A Belly Full Of Me

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namlan

Banned
Vietnam
- You think you're a big man, huh? You got a big mouth, I'll give you that, but do you have the guts? Well, you're going to have a belly full of me before this is over, and that's for sure.

- What does "have a belly full of me" mean here?

Thanks a lot!

NamLan
 
  • bibliolept

    Senior Member
    AE, Español
    To "have a belly full of something" is to be tired of it. Figuratively, it's as if you were forced to eat something until your stomach was full of it and didn't want any more.

    Interestingly, to "be fed up with something" functions similarly.

    A related phrase is "I can't stomach it," which in turns means that you do not find something palatable or easy to accept; rather, you object to it or can't stand it.
     

    cycloneviv

    Senior Member
    English - Australia
    Really? I think it matches pretty well with the Word Reference definition for bellyful:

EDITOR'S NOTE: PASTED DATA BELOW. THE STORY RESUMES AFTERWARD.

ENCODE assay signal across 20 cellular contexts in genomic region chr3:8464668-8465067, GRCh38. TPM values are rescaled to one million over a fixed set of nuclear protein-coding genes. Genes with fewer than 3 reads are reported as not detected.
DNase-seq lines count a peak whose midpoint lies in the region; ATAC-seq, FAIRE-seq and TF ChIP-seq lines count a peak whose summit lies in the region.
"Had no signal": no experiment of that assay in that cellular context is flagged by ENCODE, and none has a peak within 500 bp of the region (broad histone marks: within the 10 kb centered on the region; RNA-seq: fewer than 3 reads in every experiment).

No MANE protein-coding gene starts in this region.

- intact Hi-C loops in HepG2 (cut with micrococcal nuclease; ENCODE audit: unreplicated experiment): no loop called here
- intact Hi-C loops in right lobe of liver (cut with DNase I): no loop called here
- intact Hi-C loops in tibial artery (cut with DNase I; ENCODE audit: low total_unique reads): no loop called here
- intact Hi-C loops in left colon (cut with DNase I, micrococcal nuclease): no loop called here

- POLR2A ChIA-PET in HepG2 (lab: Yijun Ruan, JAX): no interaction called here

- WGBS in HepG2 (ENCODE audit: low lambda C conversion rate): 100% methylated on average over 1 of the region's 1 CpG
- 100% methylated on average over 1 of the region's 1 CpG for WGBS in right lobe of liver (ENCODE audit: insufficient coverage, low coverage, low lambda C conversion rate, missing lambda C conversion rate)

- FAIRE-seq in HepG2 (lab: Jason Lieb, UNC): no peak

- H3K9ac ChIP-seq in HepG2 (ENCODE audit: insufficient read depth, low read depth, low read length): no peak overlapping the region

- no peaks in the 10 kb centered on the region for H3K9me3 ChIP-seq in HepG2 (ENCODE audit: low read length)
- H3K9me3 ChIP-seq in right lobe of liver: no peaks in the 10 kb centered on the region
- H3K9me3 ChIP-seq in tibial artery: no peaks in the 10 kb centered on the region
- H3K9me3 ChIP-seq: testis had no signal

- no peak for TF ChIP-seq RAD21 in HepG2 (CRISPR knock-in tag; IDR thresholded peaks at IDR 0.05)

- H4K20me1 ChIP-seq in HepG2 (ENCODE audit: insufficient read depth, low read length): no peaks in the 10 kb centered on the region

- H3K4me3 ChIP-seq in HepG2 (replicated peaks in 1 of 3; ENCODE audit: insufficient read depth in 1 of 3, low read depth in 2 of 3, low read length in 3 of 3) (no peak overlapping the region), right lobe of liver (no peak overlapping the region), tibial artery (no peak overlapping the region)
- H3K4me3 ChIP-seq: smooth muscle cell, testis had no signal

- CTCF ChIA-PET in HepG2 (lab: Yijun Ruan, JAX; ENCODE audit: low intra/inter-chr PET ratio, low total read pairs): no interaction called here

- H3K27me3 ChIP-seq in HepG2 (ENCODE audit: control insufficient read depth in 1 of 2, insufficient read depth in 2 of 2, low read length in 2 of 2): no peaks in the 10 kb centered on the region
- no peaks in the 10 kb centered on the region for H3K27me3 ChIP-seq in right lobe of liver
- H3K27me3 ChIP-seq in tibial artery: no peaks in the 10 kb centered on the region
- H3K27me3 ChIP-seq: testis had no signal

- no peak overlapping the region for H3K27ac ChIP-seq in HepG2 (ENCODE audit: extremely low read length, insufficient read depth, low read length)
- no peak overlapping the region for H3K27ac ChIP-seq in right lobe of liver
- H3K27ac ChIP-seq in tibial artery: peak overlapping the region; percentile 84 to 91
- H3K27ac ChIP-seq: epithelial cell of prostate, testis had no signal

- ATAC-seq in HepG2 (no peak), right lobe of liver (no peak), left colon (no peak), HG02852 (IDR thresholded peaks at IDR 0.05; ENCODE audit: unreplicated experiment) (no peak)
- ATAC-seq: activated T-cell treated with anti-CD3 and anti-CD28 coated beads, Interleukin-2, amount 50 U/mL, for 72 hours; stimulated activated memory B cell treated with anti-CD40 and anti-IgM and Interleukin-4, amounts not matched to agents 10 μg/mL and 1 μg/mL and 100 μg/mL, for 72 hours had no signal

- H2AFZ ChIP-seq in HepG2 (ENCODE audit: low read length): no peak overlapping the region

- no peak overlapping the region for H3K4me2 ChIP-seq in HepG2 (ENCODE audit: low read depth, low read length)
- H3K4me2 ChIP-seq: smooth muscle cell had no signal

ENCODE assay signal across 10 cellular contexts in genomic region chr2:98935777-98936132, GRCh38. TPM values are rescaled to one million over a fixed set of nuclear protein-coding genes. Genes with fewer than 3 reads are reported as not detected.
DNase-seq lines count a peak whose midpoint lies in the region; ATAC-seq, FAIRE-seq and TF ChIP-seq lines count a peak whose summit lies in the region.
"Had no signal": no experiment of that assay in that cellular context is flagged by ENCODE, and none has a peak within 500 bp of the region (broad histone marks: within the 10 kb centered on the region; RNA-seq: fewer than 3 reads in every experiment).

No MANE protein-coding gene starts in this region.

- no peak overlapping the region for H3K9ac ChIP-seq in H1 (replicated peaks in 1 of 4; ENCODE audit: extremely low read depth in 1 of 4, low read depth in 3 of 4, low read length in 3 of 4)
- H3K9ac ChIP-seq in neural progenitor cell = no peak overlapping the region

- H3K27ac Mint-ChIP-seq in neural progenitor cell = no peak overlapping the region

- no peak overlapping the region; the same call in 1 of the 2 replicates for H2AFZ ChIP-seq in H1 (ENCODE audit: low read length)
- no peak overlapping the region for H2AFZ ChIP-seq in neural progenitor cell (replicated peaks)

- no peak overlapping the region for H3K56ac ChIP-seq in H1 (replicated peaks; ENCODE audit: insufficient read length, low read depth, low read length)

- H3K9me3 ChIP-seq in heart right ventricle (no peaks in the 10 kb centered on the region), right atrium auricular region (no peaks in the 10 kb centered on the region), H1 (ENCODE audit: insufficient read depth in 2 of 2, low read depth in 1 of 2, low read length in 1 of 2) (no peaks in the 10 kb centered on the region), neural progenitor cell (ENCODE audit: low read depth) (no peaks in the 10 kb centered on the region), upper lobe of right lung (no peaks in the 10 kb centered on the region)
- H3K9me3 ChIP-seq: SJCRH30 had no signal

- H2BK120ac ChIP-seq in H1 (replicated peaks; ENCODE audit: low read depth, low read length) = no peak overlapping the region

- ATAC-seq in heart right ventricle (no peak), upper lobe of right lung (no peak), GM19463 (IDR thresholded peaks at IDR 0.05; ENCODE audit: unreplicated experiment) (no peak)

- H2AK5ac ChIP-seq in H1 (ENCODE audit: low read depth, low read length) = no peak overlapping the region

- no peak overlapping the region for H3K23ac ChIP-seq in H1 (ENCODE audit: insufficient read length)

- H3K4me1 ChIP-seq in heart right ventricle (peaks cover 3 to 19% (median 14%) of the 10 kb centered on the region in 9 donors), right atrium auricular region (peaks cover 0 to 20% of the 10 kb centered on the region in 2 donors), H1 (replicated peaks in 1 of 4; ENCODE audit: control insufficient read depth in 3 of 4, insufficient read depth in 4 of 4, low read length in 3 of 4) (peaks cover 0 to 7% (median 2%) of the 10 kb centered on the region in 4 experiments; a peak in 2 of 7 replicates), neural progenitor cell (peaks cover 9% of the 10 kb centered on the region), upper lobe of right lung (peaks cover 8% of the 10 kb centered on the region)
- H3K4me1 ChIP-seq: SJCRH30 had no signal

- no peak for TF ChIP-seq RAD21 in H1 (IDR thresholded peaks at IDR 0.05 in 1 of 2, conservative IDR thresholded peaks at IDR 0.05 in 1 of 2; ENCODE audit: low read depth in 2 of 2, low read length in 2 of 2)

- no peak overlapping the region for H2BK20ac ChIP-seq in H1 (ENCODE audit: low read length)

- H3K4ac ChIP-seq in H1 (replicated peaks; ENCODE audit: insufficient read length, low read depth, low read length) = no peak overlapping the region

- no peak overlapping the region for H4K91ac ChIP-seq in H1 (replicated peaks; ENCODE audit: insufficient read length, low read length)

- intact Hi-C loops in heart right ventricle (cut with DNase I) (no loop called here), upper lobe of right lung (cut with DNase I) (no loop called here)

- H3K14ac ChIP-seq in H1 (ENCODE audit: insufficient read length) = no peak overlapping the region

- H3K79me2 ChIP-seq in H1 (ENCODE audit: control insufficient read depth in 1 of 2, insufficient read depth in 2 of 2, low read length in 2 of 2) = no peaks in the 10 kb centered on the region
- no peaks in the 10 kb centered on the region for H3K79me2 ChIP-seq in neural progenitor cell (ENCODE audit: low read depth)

an undesirable overabundance; "a bellyful of your complaints"

    EDIT: On second thoughts, my initial reaction was that I would have written "have a belly-full", and Google certainly gives just under 66,000 results for "a bellyful" (and, by the way, around 8,000 for "a bellyfull") and over 160,000 for "a belly full" (results for which include "a belly-full") - none of which are resounding numbers of results, but still showing a preference for the original version, with or without hyphen.
     
    Last edited:

    bibliolept

    Senior Member
    AE, Español
    Really? I think it matches pretty well with the Word Reference definition for bellyful:

    an undesirable overabundance; "a bellyful of your complaints"
    Yes, it seems that "had a bellyful" is used nearly as often as "had a belly full."

    I wonder if "bellyful" isn't more common in figurative settings but I just haven't noticed.
     
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